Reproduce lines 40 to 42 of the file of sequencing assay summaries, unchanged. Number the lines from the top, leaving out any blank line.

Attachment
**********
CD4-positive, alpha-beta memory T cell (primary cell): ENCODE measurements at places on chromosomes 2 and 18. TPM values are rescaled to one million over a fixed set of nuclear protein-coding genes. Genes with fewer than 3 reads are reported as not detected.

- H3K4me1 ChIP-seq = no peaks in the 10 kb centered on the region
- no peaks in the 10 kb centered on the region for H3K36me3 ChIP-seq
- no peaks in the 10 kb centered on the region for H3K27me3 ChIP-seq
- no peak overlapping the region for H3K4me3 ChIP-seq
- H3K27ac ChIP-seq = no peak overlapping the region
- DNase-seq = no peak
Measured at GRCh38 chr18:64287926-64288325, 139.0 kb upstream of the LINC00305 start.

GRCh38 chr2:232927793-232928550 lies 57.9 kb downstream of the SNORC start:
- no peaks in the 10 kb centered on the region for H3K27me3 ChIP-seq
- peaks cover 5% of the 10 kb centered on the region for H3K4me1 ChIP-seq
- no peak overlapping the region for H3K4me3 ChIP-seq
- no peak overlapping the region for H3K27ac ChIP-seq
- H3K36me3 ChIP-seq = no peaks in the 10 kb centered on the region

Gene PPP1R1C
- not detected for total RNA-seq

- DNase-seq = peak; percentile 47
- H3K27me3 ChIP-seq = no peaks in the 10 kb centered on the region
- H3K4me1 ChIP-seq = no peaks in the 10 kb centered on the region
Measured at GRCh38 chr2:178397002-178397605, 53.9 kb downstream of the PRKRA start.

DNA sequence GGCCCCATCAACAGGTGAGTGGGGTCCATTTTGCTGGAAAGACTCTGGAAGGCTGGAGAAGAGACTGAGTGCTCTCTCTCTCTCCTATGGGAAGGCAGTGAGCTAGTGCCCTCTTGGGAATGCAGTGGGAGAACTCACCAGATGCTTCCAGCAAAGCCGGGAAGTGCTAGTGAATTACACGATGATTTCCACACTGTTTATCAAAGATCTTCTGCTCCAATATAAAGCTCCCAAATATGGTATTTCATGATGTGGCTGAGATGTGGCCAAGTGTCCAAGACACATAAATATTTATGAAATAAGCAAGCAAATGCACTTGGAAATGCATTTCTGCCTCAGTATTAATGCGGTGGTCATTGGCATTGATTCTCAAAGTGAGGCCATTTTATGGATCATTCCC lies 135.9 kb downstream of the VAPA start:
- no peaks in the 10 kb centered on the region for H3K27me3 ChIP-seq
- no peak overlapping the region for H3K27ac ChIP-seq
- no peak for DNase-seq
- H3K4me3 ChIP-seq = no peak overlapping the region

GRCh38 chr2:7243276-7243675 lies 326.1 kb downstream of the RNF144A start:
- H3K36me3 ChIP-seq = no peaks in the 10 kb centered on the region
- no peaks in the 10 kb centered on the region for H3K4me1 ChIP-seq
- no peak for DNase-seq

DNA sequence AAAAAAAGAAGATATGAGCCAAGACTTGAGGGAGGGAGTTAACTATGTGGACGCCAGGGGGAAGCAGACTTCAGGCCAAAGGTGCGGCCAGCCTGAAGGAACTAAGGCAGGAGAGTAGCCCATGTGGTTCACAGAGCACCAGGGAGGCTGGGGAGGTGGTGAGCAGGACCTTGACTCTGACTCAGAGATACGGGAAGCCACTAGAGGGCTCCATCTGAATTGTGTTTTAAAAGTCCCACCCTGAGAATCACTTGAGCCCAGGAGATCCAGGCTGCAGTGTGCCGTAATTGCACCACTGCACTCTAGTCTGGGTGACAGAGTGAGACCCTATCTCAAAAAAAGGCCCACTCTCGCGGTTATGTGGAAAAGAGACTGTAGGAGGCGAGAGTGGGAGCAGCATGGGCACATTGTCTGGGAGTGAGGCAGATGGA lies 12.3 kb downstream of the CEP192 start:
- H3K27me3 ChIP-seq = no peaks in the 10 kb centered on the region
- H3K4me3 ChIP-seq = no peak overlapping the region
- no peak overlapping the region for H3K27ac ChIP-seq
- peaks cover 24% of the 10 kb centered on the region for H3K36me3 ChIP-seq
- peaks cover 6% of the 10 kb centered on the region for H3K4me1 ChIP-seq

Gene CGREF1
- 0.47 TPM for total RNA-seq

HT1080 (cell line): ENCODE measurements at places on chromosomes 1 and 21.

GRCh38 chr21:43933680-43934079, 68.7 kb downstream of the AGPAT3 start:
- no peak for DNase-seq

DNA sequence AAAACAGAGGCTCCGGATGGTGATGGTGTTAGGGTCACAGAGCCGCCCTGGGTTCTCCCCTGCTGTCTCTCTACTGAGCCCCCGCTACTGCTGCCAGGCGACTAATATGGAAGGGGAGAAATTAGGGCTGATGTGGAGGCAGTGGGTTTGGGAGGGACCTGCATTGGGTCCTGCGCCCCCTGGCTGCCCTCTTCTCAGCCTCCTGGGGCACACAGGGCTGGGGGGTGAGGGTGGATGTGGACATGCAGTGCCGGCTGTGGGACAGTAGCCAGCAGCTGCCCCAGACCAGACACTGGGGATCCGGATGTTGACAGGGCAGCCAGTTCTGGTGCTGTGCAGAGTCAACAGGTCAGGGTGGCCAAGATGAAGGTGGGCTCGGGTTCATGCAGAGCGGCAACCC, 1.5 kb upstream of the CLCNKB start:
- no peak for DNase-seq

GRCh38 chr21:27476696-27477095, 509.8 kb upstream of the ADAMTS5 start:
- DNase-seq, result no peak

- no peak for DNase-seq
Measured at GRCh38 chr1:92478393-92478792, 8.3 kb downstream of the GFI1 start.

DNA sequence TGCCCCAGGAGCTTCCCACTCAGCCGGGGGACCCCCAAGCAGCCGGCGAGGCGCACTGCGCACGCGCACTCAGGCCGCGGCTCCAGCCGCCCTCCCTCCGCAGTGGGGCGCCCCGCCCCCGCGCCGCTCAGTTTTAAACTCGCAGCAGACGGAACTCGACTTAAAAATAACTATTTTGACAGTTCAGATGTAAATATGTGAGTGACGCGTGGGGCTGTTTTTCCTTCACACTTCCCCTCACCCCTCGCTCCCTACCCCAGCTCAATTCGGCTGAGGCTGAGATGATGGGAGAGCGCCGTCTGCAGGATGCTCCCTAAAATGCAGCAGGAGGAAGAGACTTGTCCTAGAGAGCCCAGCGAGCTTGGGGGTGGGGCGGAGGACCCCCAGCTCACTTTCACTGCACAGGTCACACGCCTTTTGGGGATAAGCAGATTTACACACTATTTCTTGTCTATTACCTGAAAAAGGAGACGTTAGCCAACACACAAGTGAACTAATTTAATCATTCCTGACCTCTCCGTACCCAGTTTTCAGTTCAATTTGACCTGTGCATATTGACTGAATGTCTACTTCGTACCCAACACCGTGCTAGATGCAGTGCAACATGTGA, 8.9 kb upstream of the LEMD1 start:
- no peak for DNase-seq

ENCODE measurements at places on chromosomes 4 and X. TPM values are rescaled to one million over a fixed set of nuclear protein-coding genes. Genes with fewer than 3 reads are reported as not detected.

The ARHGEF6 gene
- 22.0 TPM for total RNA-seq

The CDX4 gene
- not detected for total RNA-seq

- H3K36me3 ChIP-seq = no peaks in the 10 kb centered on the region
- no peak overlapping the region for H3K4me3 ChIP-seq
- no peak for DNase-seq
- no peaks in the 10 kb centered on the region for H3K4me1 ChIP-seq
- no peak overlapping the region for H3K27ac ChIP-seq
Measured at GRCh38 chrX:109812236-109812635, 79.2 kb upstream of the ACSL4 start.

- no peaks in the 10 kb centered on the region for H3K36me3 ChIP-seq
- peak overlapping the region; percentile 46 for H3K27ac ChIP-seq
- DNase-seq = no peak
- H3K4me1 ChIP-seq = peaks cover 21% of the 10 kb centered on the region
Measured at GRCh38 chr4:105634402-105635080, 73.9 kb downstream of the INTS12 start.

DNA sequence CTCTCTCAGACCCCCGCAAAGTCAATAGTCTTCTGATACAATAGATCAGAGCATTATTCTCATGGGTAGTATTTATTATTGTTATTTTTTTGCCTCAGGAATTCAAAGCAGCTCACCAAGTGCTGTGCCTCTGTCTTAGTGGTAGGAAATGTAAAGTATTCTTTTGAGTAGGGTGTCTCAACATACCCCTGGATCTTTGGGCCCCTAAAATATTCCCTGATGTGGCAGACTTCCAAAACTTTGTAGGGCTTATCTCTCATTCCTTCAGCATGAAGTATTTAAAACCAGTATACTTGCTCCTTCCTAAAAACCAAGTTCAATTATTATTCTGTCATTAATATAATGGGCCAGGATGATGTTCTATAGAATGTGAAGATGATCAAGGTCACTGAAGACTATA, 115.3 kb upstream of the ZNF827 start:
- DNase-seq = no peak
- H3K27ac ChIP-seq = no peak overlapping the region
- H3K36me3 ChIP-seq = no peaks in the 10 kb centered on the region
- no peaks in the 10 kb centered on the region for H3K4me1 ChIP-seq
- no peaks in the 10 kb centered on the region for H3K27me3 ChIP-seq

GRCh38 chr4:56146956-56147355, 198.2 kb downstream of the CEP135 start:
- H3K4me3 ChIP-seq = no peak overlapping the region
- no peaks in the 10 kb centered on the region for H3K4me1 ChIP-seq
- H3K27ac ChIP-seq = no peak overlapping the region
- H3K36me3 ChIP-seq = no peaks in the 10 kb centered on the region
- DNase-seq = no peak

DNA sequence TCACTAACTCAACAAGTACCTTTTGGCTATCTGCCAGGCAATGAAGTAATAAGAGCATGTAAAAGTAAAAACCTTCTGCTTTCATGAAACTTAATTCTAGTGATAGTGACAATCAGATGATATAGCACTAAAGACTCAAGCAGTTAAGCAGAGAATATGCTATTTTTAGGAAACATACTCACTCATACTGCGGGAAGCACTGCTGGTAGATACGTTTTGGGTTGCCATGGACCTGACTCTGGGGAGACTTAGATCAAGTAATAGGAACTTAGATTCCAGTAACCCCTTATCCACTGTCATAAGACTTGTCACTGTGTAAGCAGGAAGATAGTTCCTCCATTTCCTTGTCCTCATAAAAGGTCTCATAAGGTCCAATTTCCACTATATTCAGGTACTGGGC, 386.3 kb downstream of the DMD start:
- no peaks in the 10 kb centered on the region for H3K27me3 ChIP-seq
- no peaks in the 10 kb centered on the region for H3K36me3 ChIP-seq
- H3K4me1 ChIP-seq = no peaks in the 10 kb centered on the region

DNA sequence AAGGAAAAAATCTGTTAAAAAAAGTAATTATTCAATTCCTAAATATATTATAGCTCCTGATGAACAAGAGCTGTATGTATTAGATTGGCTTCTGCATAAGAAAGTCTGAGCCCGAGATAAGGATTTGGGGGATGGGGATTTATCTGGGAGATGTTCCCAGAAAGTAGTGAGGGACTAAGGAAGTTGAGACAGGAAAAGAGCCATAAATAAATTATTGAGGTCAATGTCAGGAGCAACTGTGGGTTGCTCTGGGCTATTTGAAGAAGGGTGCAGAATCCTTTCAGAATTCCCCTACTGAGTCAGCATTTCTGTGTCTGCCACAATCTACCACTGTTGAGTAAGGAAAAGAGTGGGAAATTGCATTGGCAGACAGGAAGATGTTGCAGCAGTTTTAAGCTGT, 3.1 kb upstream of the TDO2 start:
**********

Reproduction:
- no peak for DNase-seq

DNA sequence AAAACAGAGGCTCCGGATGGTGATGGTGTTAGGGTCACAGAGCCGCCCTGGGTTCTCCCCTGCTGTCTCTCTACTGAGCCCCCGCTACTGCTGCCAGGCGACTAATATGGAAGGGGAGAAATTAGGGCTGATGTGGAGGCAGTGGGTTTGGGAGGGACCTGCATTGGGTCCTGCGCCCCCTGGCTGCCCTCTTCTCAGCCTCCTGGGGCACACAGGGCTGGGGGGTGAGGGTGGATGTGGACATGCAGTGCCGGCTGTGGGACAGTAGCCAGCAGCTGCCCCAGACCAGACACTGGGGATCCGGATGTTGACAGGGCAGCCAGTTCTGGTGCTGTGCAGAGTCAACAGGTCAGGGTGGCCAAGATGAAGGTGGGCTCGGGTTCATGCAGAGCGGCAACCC, 1.5 kb upstream of the CLCNKB start:
- no peak for DNase-seq